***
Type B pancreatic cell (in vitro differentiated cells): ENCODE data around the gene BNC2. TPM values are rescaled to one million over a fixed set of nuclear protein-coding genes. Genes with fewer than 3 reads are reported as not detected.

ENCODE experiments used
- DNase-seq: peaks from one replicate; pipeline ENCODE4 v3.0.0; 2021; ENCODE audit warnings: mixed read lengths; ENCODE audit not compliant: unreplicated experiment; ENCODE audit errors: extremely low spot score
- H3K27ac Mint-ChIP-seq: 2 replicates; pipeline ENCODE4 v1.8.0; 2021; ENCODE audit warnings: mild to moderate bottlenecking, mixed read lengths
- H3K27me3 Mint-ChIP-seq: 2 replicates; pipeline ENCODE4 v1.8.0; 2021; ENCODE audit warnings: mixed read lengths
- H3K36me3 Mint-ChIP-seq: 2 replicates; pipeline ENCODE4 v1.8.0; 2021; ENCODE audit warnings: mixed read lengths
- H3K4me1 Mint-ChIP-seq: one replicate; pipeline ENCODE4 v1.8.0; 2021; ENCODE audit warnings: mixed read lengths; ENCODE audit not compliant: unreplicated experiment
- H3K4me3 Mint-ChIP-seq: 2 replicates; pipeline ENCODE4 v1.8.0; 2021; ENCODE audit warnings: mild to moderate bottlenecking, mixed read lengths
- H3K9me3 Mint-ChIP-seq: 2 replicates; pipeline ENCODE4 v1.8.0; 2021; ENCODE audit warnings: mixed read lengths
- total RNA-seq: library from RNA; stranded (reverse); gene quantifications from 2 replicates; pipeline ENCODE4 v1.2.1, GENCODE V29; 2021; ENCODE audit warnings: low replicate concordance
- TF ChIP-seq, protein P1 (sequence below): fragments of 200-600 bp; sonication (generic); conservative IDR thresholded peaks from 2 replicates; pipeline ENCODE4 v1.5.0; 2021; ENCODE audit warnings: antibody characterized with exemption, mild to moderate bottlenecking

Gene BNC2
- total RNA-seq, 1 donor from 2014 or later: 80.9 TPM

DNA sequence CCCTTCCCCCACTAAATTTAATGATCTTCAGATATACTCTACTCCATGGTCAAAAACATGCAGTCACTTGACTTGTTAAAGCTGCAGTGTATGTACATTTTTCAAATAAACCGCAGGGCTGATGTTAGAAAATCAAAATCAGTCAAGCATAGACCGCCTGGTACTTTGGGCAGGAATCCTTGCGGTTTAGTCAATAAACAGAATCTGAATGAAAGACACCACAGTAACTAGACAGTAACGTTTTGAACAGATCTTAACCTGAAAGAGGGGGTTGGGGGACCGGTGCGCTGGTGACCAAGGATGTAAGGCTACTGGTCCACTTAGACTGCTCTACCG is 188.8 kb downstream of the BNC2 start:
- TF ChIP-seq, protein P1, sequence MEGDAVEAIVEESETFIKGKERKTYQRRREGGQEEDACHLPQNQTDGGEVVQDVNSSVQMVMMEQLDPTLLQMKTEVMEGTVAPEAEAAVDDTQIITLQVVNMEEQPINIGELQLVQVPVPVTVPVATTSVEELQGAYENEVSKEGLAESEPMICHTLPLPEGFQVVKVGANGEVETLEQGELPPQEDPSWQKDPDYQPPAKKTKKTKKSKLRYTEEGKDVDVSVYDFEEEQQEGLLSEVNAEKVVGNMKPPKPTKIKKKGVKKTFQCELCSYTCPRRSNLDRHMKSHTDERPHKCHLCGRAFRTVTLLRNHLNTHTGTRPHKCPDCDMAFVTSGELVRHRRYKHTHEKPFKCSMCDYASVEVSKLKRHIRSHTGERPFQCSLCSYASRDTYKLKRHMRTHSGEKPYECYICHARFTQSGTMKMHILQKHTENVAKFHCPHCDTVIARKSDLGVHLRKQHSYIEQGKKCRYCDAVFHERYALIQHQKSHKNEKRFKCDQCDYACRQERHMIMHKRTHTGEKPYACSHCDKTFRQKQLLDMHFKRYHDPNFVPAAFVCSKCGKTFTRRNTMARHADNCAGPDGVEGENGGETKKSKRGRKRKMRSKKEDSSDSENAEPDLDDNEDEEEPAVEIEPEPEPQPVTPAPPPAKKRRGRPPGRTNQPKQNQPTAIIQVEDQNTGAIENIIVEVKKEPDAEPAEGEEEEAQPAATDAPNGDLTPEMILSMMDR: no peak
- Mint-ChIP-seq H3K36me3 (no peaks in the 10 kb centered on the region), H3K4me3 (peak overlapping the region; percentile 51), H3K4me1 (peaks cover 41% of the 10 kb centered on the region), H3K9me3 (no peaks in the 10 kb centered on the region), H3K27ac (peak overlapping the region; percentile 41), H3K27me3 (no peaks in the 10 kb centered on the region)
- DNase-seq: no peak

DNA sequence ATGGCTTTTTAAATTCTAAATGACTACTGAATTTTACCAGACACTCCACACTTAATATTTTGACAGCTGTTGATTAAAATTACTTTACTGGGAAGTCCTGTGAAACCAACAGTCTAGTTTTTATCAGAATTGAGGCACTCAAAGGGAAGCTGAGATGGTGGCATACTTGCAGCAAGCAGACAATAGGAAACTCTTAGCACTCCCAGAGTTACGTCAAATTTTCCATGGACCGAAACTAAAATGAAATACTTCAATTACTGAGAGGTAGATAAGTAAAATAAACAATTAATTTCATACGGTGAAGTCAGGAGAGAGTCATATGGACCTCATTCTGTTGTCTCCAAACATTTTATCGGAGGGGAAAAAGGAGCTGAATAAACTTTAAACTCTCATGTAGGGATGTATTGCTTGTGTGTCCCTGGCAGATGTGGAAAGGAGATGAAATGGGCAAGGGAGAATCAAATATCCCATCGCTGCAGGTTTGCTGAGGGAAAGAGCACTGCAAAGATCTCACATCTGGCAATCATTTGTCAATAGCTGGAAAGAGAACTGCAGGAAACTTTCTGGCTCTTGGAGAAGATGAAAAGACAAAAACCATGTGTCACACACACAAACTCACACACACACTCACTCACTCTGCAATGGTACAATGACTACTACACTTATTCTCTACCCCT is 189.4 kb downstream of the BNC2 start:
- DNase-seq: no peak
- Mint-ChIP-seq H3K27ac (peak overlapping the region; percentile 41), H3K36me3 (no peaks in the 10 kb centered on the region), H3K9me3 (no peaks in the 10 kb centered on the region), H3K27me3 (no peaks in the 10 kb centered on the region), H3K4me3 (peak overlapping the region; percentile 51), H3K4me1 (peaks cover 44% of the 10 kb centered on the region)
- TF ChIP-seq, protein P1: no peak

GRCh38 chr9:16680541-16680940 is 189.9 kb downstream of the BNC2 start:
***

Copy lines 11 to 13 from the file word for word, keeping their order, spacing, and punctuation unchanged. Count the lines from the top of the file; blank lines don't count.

- TF ChIP-seq, protein P1 (sequence below): fragments of 200-600 bp; sonication (generic); conservative IDR thresholded peaks from 2 replicates; pipeline ENCODE4 v1.5.0; 2021; ENCODE audit warnings: antibody characterized with exemption, mild to moderate bottlenecking

Gene BNC2
- total RNA-seq, 1 donor from 2014 or later: 80.9 TPM